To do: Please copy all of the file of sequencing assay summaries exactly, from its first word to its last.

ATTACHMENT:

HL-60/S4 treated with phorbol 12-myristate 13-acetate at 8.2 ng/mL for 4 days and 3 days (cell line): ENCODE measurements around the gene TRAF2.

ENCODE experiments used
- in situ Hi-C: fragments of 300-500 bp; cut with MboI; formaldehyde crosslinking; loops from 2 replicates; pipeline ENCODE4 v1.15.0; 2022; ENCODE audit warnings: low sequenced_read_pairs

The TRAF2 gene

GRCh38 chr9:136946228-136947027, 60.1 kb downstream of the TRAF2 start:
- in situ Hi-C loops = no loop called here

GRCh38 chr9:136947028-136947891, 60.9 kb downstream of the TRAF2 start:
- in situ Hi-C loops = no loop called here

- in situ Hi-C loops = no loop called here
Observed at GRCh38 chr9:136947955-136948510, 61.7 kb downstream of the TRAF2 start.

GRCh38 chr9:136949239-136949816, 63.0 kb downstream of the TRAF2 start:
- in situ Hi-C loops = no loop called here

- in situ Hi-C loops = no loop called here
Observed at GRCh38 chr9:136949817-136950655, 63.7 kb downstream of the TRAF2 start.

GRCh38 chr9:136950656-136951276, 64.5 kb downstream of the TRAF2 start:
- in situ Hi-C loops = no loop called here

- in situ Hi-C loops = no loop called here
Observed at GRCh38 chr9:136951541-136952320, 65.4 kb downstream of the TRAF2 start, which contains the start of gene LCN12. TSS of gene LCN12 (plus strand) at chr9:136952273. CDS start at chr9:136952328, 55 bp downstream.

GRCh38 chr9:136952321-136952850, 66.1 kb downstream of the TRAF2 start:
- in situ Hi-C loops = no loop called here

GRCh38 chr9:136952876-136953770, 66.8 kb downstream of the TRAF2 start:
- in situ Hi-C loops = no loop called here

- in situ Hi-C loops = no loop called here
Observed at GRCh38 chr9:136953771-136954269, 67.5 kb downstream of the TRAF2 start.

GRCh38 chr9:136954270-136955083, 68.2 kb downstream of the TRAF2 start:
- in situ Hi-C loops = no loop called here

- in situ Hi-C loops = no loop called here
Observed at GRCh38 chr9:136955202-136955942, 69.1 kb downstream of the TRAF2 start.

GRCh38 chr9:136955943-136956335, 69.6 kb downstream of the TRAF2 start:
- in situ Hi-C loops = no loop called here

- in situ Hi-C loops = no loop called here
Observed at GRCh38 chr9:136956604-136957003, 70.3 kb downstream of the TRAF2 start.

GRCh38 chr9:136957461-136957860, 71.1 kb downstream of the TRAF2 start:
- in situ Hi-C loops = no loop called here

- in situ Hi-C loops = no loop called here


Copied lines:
HL-60/S4 treated with phorbol 12-myristate 13-acetate at 8.2 ng/mL for 4 days and 3 days (cell line): ENCODE measurements around the gene TRAF2.

ENCODE experiments used
- in situ Hi-C: fragments of 300-500 bp; cut with MboI; formaldehyde crosslinking; loops from 2 replicates; pipeline ENCODE4 v1.15.0; 2022; ENCODE audit warnings: low sequenced_read_pairs

The TRAF2 gene

GRCh38 chr9:136946228-136947027, 60.1 kb downstream of the TRAF2 start:
- in situ Hi-C loops = no loop called here

GRCh38 chr9:136947028-136947891, 60.9 kb downstream of the TRAF2 start:
- in situ Hi-C loops = no loop called here

- in situ Hi-C loops = no loop called here
Observed at GRCh38 chr9:136947955-136948510, 61.7 kb downstream of the TRAF2 start.

GRCh38 chr9:136949239-136949816, 63.0 kb downstream of the TRAF2 start:
- in situ Hi-C loops = no loop called here

- in situ Hi-C loops = no loop called here
Observed at GRCh38 chr9:136949817-136950655, 63.7 kb downstream of the TRAF2 start.

GRCh38 chr9:136950656-136951276, 64.5 kb downstream of the TRAF2 start:
- in situ Hi-C loops = no loop called here

- in situ Hi-C loops = no loop called here
Observed at GRCh38 chr9:136951541-136952320, 65.4 kb downstream of the TRAF2 start, which contains the start of gene LCN12. TSS of gene LCN12 (plus strand) at chr9:136952273. CDS start at chr9:136952328, 55 bp downstream.

GRCh38 chr9:136952321-136952850, 66.1 kb downstream of the TRAF2 start:
- in situ Hi-C loops = no loop called here

GRCh38 chr9:136952876-136953770, 66.8 kb downstream of the TRAF2 start:
- in situ Hi-C loops = no loop called here

- in situ Hi-C loops = no loop called here
Observed at GRCh38 chr9:136953771-136954269, 67.5 kb downstream of the TRAF2 start.

GRCh38 chr9:136954270-136955083, 68.2 kb downstream of the TRAF2 start:
- in situ Hi-C loops = no loop called here

- in situ Hi-C loops = no loop called here
Observed at GRCh38 chr9:136955202-136955942, 69.1 kb downstream of the TRAF2 start.

GRCh38 chr9:136955943-136956335, 69.6 kb downstream of the TRAF2 start:
- in situ Hi-C loops = no loop called here

- in situ Hi-C loops = no loop called here
Observed at GRCh38 chr9:136956604-136957003, 70.3 kb downstream of the TRAF2 start.

GRCh38 chr9:136957461-136957860, 71.1 kb downstream of the TRAF2 start:
- in situ Hi-C loops = no loop called here

- in situ Hi-C loops = no loop called here